Miriam and I had once more made a pass at breaking up. I wandered the streets looking for a place that I could afford. In my wanderings, I came upon a building that had just been condemned. It stood between two commercial buildings, just below 51st Street on Broadway, in Oakland. It was a two-story wooden building, set back on the lot, with no front door. On its lawn was parked a yellow tractor, waiting like an angry young dinosaur for some signal to tear the building to the ground. It looked like I might be able to strike a deal with someone so that I could temporarily live there. Who wouldn’t want a few bucks until the permits to tear it down came through?
I found a phone number, made my call, and talked them into renting me a room in the building for fifty dollars a month. I met them, and paid in cash. I called Miriam and told her I had a new house, and that things would be all right for me.
I brought my few clothes and no possessions over and examined my new home. It had a small kitchen. I had the apartment on the second floor because the downstairs floor was missing. The kitchen had two windows, electricity, and, for heat and cooking, an old wood-burning stove.
The bedroom was exactly large enough for a single bed. It was furnished with such a bed, and I brought covers and Miriam gave me some sheets and a pillow. The difficulty was that there was no front door, and neither the door to my kitchen nor the door to my bedroom had a lock, as they had both been removed.
I decided that my only protection from being murdered at night, when someone came in, was to train myself rigorously to go from a sound sleep to sitting up and saying, “Hi, would you like a cup of coffee?” at the first sound of the door opening in the middle of the night.
I rehearsed this until it was involuntary. I would wake myself at random times in the night and pronounce my lines, as a drill. Then I would listen to see if it sounded convincingly congenial, and then flop back onto my pillow for a few more hours of sleep before the next drill time.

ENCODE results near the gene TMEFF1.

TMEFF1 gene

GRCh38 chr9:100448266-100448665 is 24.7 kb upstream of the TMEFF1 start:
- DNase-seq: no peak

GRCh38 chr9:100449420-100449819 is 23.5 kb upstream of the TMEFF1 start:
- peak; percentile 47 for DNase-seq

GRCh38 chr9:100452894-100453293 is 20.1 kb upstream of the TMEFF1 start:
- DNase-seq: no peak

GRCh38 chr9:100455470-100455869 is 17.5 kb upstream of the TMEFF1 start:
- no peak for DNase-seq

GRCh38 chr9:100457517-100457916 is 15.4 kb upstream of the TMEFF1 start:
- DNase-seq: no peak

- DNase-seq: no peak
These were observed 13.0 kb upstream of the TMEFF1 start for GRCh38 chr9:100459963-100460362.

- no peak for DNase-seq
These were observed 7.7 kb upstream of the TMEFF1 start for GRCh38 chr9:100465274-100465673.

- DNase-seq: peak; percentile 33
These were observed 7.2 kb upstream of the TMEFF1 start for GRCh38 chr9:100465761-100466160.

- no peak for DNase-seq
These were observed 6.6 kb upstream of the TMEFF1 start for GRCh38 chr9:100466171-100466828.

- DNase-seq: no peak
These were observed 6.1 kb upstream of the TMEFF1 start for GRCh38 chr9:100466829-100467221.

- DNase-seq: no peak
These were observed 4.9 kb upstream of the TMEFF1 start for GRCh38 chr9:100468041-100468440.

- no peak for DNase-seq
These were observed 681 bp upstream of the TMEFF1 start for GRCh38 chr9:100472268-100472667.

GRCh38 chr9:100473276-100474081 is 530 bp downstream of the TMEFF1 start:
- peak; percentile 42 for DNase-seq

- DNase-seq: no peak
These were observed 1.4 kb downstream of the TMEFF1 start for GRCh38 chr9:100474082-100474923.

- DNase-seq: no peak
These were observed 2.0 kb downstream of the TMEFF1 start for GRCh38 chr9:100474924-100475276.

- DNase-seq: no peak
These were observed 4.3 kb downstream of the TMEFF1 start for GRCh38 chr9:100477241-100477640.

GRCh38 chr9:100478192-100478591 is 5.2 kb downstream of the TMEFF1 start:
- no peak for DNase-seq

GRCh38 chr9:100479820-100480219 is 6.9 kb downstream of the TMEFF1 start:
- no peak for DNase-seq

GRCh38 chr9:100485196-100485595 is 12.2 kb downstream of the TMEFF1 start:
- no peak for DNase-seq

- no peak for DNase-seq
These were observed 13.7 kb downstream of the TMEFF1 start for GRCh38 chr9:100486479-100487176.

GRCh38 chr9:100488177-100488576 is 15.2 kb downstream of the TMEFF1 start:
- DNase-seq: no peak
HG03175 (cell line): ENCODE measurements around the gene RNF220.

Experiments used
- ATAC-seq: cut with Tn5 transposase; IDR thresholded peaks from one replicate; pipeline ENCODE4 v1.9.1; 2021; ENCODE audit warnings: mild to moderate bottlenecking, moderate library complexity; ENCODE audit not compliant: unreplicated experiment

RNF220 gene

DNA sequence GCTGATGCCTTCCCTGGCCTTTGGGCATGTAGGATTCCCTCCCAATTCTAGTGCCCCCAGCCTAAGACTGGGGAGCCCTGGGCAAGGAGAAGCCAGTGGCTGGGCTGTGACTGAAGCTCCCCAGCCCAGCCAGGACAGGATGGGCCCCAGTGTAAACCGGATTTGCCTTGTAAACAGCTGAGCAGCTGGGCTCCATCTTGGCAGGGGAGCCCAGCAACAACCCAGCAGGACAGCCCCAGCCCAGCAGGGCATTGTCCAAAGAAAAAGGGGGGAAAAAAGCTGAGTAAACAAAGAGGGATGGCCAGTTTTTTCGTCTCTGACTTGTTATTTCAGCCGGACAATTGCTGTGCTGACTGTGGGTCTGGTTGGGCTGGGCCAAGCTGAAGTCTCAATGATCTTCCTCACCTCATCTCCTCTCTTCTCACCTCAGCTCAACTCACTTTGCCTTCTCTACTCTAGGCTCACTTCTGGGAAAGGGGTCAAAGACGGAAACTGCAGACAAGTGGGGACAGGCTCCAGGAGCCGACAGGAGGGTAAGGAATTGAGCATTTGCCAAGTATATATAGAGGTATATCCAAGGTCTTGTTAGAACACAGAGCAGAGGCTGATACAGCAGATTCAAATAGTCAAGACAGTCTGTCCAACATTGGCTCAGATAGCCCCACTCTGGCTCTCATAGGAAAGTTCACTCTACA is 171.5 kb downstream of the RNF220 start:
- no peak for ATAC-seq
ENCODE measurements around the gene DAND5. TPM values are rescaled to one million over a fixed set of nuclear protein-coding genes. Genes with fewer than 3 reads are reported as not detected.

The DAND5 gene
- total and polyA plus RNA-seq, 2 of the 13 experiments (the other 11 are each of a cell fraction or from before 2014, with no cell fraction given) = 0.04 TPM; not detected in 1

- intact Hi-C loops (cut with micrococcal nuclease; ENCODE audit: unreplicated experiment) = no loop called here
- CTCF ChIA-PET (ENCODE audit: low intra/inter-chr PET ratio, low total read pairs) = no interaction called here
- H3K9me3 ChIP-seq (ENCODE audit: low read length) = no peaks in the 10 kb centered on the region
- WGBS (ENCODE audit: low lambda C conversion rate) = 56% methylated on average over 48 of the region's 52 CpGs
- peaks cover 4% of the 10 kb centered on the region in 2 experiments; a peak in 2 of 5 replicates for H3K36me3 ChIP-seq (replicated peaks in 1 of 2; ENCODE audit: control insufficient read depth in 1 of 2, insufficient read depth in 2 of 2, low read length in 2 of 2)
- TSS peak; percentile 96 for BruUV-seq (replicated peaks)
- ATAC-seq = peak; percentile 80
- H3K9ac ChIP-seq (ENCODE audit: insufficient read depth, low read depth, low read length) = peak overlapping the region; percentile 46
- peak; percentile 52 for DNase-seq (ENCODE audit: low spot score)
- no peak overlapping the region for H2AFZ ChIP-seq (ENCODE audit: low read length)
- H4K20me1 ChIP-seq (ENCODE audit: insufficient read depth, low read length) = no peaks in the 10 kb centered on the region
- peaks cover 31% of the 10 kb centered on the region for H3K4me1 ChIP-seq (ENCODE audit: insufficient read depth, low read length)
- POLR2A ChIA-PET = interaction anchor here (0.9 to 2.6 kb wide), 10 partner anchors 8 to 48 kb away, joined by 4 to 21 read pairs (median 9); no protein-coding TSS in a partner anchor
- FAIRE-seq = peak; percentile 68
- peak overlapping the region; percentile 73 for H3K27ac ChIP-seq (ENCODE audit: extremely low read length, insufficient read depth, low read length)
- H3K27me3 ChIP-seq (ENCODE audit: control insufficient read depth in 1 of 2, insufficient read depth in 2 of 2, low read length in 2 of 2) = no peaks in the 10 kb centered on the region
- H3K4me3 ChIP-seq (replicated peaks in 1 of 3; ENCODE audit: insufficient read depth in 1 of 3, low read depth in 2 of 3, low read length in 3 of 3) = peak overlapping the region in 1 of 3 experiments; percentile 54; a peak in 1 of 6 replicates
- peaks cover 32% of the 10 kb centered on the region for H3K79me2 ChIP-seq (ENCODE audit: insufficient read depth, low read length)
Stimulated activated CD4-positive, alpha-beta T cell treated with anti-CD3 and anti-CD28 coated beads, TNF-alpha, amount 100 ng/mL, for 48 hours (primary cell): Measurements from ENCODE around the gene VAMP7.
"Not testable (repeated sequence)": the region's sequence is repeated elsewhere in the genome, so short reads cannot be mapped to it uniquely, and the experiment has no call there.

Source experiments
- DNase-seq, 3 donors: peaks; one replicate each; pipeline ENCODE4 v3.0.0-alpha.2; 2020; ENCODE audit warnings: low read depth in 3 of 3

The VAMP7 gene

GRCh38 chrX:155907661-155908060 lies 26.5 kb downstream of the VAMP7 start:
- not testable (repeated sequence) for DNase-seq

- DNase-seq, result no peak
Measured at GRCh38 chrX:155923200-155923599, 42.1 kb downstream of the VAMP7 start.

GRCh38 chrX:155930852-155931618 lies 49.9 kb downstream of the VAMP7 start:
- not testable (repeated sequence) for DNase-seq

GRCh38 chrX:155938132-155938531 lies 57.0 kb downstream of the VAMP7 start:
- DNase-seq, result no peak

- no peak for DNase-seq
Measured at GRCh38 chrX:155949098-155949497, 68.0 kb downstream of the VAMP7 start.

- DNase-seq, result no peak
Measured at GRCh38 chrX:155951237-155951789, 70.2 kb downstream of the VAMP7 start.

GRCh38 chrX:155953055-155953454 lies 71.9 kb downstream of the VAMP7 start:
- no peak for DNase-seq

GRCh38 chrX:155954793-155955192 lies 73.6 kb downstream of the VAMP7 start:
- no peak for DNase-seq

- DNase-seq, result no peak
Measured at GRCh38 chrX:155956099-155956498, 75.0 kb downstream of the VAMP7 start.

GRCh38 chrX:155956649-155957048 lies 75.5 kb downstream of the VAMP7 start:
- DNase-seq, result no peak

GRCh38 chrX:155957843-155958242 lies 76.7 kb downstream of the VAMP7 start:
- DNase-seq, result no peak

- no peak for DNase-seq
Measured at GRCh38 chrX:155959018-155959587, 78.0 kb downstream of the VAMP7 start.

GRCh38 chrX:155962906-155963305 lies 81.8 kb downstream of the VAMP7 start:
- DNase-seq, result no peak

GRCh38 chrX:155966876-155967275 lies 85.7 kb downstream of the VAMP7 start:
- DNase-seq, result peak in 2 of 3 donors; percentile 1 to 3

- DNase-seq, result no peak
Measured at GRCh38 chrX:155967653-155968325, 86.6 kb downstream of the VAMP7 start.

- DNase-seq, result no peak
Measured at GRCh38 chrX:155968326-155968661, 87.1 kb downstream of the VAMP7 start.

It was winter, wet and very cold. When I realized how cold it was, it was too late. The next morning, having spent the night freezing, I became fixated upon gathering wood to burn from the streets.
I looked throughout the neighborhood, and, like a nesting bird, dragged home pieces of broken furniture, twigs, and old chair backs that I had found in the bushes. I was determined to keep warm the next night by keeping a roaring fire going in the kitchen wood-burning stove. This struggle to stay alive kept my mind off Miriam and that terror I felt, like a lost five-year-old who continually wanted to cry.
After several hours of looking, I had quite a stash of burnable things, including straw for kindling, and old paperback books I had found.
Night came with excitement for me. I was a native again. I would start my fire at just the right time, and keep myself warm with a roaring blaze. I was secretly happy to be alive. At length, it was dark, and the chill of the winter air had slipped in through my windows like swords in a magician’s trunk. I was the woman locked inside. I filled the stove with wood, shoved paper down under it, and lit it with wooden matches. It began to smoke and then to burn. I had earned my life. When the fire was burning brightly, the yellow light lit up the ceiling, and I slid the round cast-iron plate over the hole with its wire-wound handle.